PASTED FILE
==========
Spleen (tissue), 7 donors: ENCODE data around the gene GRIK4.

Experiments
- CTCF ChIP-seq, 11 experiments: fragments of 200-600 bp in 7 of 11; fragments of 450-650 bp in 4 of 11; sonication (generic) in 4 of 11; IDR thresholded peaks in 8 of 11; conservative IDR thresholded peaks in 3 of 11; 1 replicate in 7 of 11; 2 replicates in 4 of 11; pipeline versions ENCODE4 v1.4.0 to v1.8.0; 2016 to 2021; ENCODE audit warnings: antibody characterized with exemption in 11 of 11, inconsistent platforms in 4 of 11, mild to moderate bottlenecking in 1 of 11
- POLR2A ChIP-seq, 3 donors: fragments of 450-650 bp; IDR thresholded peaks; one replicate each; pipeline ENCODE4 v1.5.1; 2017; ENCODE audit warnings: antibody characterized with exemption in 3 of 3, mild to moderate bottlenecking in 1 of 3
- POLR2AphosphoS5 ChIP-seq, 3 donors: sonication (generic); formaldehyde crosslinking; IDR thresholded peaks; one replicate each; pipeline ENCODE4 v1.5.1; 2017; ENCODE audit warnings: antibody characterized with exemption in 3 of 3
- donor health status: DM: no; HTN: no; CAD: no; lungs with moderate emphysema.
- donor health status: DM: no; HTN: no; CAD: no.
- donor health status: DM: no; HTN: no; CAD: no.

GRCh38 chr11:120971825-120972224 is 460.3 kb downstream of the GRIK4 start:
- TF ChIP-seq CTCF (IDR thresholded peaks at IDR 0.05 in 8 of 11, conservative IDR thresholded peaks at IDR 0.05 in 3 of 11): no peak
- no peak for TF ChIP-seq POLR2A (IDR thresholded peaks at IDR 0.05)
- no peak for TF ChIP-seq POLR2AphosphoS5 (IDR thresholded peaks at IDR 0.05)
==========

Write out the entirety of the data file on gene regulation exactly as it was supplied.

Spleen (tissue), 7 donors: ENCODE data around the gene GRIK4.

Experiments
- CTCF ChIP-seq, 11 experiments: fragments of 200-600 bp in 7 of 11; fragments of 450-650 bp in 4 of 11; sonication (generic) in 4 of 11; IDR thresholded peaks in 8 of 11; conservative IDR thresholded peaks in 3 of 11; 1 replicate in 7 of 11; 2 replicates in 4 of 11; pipeline versions ENCODE4 v1.4.0 to v1.8.0; 2016 to 2021; ENCODE audit warnings: antibody characterized with exemption in 11 of 11, inconsistent platforms in 4 of 11, mild to moderate bottlenecking in 1 of 11
- POLR2A ChIP-seq, 3 donors: fragments of 450-650 bp; IDR thresholded peaks; one replicate each; pipeline ENCODE4 v1.5.1; 2017; ENCODE audit warnings: antibody characterized with exemption in 3 of 3, mild to moderate bottlenecking in 1 of 3
- POLR2AphosphoS5 ChIP-seq, 3 donors: sonication (generic); formaldehyde crosslinking; IDR thresholded peaks; one replicate each; pipeline ENCODE4 v1.5.1; 2017; ENCODE audit warnings: antibody characterized with exemption in 3 of 3
- donor health status: DM: no; HTN: no; CAD: no; lungs with moderate emphysema.
- donor health status: DM: no; HTN: no; CAD: no.
- donor health status: DM: no; HTN: no; CAD: no.

GRCh38 chr11:120971825-120972224 is 460.3 kb downstream of the GRIK4 start:
- TF ChIP-seq CTCF (IDR thresholded peaks at IDR 0.05 in 8 of 11, conservative IDR thresholded peaks at IDR 0.05 in 3 of 11): no peak
- no peak for TF ChIP-seq POLR2A (IDR thresholded peaks at IDR 0.05)
- no peak for TF ChIP-seq POLR2AphosphoS5 (IDR thresholded peaks at IDR 0.05)